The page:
Don't Sleep on Caron Butler

Caron Butler pumps up the crowd in Los Angeles during a Clippers game.

“He was one of the best people I've ever coached," former University of Connecticut head coach Jim Calhoun said about Caron Butler in a 2008 article in The Washington Post.

It goes without saying, but receiving such high praise from a legendary coach is hugely impressive.

Perhaps more poignant, however, is that Caron Butler’s work ethic and genuinely compassionate demeanor aren’t forced or practiced; they’re natural. That’s just the type of person he is.

Butler, an eleven-year NBA veteran, has unconsciously made a habit of impressing people – both on and off the court – everywhere he’s been. Certainly, his environment may have changed a few times during his career but his effort, reliability and appeal have not. Case in point: After being traded to the Dallas Mavericks in 2010, Butler wrote a letter to the editor of The Washington Post thanking Wizards fans for their unwavering support throughout his time with the team.

“During my 4 1/2 years as a Wizard, I learned many valuable lessons, especially how to give back to the community,” the 6-7, 228-pound forward wrote in the letter. “The most rewarding part of my time in Washington was meeting the incredible people of this city, and I will miss you all.”

Classy move.

Additionally, back in 2011 as a member of the Dallas Mavericks, the entire team dedicated their championship run to him after he ruptured the patellar tendon in his right knee which would force him to miss the entire second half of the season.

In fact, when the injury happened, several Mavericks players motioned to the training staff that he needed to be carried off the floor.

But in an amazing display of strength, heart and determination, Butler got back up without any help and walked to the locker room on his own.

That moment was the perfect embodiment of why he’s known as “Tuff Juice.”

“He's just one of those special guys,” Mavericks coach Rick Carlisle said to ESPN about Butler during the 2011 NBA finals. “He's a month-and-a-half, two months ahead of the normal rehab schedule for a normal human being. It just shows the kind of work he's put into it, the sort of single-minded compulsiveness of his approach and how diligent he's been. "It's been an inspiration to have him around."

Now as a member of the Phoenix Suns, there’s little doubt he’ll have the same influence on the team and fans alike.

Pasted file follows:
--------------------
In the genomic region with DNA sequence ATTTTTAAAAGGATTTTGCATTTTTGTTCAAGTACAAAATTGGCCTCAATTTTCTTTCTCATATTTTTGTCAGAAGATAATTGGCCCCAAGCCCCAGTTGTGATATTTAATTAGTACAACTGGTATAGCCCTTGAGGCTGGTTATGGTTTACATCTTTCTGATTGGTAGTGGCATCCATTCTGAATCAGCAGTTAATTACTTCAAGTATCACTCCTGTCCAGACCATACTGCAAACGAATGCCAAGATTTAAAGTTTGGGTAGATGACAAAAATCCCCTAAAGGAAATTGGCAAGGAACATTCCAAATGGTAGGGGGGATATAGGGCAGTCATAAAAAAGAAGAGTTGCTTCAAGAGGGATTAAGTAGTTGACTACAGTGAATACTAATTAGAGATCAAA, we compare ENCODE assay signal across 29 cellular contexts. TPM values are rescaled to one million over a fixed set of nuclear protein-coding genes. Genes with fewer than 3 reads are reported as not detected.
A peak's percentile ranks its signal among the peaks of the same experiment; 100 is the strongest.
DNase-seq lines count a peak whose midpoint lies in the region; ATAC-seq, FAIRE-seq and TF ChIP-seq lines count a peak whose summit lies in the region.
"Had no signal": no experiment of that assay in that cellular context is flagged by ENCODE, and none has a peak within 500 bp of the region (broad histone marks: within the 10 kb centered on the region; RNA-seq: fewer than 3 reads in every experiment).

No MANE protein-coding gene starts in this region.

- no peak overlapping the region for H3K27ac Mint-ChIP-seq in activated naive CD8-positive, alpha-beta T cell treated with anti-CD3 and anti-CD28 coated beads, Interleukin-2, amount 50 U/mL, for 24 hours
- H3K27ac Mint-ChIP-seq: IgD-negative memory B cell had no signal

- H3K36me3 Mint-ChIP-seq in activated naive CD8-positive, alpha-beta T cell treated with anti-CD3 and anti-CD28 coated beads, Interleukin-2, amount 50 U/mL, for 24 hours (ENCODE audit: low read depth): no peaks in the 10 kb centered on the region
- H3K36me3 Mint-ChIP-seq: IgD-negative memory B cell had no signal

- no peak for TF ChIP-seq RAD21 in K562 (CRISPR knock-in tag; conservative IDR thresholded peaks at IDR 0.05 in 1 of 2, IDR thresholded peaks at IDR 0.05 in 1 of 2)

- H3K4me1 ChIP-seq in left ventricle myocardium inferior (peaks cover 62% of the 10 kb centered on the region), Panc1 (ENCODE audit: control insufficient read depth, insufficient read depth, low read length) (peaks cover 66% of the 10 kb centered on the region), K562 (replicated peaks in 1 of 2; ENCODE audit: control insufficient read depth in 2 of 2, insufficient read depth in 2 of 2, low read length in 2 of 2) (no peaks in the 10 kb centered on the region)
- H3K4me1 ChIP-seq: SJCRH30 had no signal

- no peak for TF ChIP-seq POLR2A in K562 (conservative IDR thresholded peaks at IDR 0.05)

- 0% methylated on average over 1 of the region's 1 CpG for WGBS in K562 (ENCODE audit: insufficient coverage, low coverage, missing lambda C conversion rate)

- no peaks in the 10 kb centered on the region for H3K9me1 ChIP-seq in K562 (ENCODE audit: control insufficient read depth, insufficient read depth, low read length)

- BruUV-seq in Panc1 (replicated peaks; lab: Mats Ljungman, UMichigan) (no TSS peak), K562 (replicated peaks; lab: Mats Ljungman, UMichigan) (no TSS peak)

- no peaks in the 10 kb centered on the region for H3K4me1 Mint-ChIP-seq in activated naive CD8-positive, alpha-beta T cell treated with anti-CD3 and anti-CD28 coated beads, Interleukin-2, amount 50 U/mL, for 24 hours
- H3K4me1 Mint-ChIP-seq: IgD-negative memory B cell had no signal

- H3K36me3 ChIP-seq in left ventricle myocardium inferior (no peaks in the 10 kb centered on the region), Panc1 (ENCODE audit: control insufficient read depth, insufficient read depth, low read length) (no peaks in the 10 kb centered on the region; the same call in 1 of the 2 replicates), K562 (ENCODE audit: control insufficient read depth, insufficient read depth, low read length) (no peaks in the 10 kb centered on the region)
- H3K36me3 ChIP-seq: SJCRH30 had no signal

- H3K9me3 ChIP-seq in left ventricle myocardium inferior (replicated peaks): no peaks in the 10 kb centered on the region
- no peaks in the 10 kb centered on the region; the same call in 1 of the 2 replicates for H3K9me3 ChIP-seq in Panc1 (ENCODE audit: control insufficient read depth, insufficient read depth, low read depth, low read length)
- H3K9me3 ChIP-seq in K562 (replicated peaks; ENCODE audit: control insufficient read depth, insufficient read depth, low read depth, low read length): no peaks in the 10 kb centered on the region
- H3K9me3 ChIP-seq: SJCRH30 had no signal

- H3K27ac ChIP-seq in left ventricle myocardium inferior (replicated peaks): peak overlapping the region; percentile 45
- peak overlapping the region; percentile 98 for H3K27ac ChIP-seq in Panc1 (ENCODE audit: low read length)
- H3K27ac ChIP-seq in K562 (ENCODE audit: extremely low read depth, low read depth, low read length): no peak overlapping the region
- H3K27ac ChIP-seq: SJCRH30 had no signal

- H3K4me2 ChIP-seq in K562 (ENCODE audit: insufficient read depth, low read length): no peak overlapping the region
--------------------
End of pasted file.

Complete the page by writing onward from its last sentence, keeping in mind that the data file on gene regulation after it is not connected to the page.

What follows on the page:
Butler brings a blue-collar, gritty approach to Phoenix – a welcomed asset to any team. Always considered an outstanding teammate, he is also a career 44 percent shooter and an underrated, physical defender.

Suns fans might be surprised to know that he and Lebron James were the only players in the NBA to average at least 20 points, six rebounds and four assists per game in both the 2007-08 and 2008-09 seasons.

Needless to say, Butler’s combination of a strong work ethic and uncanny ability to score the ball make him a valued addition to the Suns.

“They are two guys that have played on a winning team and will bring that winning attitude here,” Head Coach Jeff Hornacek said about the Suns’ newest additions in Butler and guard Eric Bledsoe. “They know what it takes. The Clippers were a very good team last year and those guys were a big part of it.

“It’s great to have those guys involved in our team and bring some of that mentality here.” Yet, as impressive as Butler is on the court, his impact off it may be even more meaningful. June 8th is known as “Caron Butler Day” in his hometown of Racine, WI – a prestigious honor bestowed upon Butler in 2007 for his philanthropic efforts throughout the community. During the course of his career, he’s given thousands of winter coats to children in need, provided bicycles to over 2,500 youth and held basketball camps on an annual basis as a means to promote healthy living.

This much is clear: For the Suns, a young team on the rise, having a high-character, effective veteran like Caron Butler to learn from should prove to be invaluable.